There are things you can take apart, and in doing so you can learn how they work. The best of these you can also put back together and they’ll still work. There are things you can take apart to learn how they work, and, once taken apart they can’t be put back together. There are things you can take apart to learn how they work that will blow up in your face. There are things you can take apart only to discover that it’s yourself that has been taken apart. There are things you may take apart hoping to find yourself. There are things you can’t take apart. Terroir may just be one of those.
When I encounter something new, without my consciously thinking about it, my nervous system begins to scan its database for information that might enable me to adapt to this new situation appropriately. For example, if the something new is a person I haven’t met before, I may notice, in listening to this person speak, that they sound like a doctor I used to see who was from Chicago. Or a banjo picker I knew from the Blue Ridge in southwestern Virginia. And those people sound the way they do because they adapted to their environments by learning to make their own speech sound like what they heard from the mouths of the people in their own little corner of the world. They carried that “somewhereness” in their bodies, so they could be known. When they left their own regions and went elsewhere, the “somewhereness” they encountered there was, of course, very different. And chances are the “somewhereness” they brought with them seemed downright odd to the locals. Can we apply this perspective to terroir? (The terroir wants to be known. There is survival value in the familiarity, in being known.) Is there some reason we cannot?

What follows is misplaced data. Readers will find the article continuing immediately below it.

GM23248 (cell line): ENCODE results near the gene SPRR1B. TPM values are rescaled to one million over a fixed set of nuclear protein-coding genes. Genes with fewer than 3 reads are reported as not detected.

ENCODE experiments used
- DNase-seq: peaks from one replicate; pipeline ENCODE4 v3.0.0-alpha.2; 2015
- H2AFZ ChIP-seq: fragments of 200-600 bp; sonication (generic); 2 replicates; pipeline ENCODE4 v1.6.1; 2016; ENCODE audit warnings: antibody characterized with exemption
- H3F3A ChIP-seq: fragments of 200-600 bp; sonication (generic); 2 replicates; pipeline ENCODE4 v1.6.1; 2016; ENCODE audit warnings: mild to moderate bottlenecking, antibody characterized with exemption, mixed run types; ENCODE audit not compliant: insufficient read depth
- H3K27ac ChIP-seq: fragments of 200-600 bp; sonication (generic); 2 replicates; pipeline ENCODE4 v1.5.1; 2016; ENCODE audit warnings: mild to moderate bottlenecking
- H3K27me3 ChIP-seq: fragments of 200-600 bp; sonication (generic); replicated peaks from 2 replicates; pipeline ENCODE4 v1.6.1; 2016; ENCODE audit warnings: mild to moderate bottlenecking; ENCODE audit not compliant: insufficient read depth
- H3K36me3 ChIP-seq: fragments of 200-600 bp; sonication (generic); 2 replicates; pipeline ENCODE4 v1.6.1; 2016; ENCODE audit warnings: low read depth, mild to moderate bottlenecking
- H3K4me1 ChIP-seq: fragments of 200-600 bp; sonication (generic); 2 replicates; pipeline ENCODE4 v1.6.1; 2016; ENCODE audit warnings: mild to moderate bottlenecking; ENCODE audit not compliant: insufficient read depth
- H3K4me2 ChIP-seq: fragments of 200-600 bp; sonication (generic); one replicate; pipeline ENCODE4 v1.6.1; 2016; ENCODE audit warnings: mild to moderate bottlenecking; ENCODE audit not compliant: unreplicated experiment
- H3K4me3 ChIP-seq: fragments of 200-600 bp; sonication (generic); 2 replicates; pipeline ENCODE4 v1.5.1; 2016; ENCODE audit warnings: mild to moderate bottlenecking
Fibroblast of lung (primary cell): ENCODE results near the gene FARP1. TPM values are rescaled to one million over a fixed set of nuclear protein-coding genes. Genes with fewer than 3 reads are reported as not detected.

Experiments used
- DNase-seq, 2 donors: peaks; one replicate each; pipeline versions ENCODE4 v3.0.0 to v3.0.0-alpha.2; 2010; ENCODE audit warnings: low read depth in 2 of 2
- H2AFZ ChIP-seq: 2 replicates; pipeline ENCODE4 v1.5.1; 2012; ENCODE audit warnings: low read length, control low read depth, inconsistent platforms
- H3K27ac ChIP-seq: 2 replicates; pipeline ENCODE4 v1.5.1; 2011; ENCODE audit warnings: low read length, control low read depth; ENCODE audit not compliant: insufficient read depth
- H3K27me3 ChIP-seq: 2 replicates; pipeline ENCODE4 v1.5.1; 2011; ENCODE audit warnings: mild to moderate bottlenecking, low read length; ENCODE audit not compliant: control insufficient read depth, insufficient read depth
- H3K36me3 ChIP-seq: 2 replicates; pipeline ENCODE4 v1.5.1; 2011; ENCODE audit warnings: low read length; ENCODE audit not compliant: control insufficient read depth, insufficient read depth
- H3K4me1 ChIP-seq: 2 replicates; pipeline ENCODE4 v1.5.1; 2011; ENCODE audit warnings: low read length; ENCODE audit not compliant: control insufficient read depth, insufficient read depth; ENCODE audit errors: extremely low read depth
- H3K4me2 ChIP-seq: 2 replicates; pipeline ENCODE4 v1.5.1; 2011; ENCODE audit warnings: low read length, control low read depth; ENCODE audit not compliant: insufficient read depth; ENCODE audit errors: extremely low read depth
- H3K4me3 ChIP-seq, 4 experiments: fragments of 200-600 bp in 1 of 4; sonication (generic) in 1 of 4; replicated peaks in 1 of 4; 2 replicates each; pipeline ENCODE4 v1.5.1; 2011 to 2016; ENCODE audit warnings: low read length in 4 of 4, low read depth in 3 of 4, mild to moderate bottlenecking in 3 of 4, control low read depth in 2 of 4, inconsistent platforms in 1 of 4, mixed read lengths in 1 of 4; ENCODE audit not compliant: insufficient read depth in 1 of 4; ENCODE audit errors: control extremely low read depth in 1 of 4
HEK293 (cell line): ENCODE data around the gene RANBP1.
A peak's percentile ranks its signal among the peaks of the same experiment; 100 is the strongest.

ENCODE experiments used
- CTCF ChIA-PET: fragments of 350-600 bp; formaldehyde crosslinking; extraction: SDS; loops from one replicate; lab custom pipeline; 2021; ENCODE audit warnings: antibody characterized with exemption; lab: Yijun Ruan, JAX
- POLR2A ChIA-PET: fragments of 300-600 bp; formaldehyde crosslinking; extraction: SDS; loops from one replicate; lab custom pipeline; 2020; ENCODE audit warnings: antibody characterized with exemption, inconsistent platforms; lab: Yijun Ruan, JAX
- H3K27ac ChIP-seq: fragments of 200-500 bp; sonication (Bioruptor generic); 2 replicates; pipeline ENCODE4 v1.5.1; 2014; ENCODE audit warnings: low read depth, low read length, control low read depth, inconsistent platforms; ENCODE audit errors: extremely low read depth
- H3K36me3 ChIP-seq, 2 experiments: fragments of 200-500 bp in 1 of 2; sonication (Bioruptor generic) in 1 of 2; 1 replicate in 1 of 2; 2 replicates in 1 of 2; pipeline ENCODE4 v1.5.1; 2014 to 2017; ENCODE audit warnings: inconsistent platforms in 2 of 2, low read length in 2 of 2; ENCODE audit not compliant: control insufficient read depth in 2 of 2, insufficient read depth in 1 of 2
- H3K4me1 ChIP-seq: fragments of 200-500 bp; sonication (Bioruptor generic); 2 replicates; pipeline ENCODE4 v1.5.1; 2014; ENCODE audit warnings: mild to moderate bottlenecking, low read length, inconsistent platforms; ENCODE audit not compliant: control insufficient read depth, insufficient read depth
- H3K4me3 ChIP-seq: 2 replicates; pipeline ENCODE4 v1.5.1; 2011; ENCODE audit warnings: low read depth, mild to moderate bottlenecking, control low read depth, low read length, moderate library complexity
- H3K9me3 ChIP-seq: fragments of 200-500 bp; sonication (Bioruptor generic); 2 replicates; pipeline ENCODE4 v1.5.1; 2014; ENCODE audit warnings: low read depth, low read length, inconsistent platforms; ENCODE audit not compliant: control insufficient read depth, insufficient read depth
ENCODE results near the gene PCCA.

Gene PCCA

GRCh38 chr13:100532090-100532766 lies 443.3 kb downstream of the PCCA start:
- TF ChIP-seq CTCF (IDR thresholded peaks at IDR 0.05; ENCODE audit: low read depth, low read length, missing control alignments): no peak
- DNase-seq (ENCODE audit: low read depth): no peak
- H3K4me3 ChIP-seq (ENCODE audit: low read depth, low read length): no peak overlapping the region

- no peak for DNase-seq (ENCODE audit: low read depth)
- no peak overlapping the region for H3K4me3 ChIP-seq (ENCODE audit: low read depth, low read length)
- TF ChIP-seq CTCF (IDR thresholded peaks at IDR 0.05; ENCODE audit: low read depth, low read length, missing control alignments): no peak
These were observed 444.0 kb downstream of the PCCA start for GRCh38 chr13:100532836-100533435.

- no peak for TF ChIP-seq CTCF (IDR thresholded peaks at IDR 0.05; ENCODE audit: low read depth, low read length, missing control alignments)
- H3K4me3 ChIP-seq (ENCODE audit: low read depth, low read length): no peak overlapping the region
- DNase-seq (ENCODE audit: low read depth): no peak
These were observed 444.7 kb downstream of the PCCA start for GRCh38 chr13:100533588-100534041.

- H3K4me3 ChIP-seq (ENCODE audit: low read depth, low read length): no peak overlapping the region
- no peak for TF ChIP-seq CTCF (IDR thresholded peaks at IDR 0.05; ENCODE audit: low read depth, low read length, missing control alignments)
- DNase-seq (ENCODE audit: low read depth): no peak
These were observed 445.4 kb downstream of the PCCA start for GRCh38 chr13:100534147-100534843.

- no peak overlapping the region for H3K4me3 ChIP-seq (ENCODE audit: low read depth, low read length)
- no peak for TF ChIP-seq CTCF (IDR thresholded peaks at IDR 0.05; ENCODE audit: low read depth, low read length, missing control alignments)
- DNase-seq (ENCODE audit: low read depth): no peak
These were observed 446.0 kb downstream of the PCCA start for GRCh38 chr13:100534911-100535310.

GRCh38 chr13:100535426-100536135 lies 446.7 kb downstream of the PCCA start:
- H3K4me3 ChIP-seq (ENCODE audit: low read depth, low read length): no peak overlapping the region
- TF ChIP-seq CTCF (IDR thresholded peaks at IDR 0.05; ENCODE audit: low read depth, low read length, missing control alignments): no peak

There are things we notice, and things we don’t notice. We seem to notice what we need to notice (or think we need) and since we are self-described “creatures of habit,” our patterns and modes of observation can be awfully difficult to alter. (Or even to notice.) I think noticing something like terroir can be a bit like playing “Where’s Waldo?” It’s not hiding. It wants to be known. Still, if you don’t notice it, does it exist? If it doesn’t notice us, do we exist?
There’s a wonderful poem from Rilke about the “archaic torso of Apollo;” this translation is from Stephen Mitchell ( © 1982)
Archaic Torso of Apollo
We cannot know his legendary head
with eyes like ripening fruit. And yet his torso
is still suffused with brilliance from inside,
like a lamp, in which his gaze, now turned to low,
gleams in all its power. Otherwise
the curved breast could not dazzle you so, nor could
a smile run through the placid hips and thighs
to that dark center where procreation flared.
Otherwise the stone would seem defaced
beneath the translucent cascade of the shoulders
and would not glisten like a wild beast’s fur:
would not, from all the borders of itself
burst like a star: for here there is no place
that does not see you. You must change your life.